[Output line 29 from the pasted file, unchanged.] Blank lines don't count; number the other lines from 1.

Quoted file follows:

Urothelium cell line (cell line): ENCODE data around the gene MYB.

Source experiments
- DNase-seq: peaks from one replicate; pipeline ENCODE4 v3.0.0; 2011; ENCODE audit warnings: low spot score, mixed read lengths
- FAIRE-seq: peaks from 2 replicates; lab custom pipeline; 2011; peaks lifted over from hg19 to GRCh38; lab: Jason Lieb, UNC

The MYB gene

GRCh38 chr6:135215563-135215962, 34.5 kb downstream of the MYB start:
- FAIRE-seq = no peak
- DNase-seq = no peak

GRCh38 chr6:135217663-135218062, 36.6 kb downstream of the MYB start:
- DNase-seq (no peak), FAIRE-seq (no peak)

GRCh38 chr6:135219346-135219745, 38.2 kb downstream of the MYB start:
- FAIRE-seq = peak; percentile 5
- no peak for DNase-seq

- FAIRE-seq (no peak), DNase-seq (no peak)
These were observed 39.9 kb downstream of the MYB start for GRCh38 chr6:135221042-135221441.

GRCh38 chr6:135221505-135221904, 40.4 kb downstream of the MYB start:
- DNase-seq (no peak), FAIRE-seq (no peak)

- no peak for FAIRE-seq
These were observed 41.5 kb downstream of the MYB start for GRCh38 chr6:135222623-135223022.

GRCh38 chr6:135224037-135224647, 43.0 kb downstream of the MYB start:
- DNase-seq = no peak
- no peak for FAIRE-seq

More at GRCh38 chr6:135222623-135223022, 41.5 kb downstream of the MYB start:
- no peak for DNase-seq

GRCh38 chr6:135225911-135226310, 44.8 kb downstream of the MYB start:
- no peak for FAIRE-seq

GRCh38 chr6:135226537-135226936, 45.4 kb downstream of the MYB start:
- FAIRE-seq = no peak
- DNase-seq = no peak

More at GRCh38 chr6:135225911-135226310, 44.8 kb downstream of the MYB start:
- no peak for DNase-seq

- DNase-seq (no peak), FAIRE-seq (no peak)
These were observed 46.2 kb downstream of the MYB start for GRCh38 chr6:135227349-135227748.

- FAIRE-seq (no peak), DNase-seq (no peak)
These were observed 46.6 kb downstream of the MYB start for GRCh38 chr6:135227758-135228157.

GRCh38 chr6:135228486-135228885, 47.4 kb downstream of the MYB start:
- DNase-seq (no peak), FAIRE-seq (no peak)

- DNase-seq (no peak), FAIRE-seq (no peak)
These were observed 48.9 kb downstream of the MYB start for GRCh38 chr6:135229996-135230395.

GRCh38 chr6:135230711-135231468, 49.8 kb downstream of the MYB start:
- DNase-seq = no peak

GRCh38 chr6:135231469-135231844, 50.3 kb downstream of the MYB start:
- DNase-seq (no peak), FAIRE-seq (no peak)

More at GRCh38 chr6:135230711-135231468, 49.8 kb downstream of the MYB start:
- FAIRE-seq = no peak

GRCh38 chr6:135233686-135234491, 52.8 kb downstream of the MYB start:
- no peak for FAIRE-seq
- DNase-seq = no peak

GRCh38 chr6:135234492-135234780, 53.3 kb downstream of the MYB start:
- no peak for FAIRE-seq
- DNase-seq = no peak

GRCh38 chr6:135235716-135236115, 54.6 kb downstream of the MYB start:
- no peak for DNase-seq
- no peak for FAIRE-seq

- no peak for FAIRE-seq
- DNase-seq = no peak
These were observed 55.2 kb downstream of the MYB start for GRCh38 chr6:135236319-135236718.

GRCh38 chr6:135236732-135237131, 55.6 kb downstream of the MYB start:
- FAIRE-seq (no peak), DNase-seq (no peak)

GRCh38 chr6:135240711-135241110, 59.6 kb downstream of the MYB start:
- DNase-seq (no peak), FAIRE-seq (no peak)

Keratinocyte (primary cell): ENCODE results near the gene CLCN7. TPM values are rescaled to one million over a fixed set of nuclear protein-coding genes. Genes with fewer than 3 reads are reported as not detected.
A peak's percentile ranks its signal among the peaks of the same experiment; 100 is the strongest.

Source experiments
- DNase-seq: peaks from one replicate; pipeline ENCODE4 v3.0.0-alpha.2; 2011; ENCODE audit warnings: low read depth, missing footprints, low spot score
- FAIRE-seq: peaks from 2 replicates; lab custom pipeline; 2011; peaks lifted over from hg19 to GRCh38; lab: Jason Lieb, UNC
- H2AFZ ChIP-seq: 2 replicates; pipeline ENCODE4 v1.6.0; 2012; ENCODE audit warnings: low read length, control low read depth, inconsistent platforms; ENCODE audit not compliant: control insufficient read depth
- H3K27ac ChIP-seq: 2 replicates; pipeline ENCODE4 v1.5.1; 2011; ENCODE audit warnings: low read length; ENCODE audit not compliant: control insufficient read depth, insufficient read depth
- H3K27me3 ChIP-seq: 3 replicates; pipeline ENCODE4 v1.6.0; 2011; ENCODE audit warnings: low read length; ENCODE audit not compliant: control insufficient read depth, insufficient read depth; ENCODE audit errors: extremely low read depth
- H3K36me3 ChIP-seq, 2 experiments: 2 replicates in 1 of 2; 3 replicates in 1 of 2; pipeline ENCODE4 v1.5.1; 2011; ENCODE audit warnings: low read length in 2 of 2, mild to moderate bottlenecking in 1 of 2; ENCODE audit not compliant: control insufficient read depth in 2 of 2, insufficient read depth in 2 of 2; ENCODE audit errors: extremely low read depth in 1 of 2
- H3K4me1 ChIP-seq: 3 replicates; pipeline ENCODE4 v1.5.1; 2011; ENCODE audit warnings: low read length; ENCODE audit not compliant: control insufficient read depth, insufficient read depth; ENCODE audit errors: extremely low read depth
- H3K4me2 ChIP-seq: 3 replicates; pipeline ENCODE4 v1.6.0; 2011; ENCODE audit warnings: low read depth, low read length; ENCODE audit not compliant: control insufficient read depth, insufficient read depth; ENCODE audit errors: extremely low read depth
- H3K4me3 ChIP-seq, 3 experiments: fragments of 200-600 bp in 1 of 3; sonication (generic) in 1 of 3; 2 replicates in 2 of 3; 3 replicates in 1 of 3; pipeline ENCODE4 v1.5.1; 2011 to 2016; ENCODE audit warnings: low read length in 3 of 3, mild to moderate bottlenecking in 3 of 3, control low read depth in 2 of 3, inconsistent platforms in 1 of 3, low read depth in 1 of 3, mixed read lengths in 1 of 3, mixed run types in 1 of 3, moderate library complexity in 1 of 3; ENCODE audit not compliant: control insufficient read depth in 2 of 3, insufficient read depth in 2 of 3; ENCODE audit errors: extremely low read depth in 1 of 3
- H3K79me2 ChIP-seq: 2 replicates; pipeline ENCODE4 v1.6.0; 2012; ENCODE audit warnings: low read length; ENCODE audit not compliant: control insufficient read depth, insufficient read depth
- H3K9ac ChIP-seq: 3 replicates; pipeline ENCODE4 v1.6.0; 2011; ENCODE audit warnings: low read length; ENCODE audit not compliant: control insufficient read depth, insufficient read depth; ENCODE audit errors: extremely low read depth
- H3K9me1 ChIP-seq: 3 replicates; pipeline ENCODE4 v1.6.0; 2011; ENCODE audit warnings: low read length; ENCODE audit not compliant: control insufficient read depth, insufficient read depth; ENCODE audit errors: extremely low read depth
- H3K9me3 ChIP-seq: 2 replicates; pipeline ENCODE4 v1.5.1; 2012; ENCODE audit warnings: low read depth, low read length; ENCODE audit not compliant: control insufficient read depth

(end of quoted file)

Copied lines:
- DNase-seq = no peak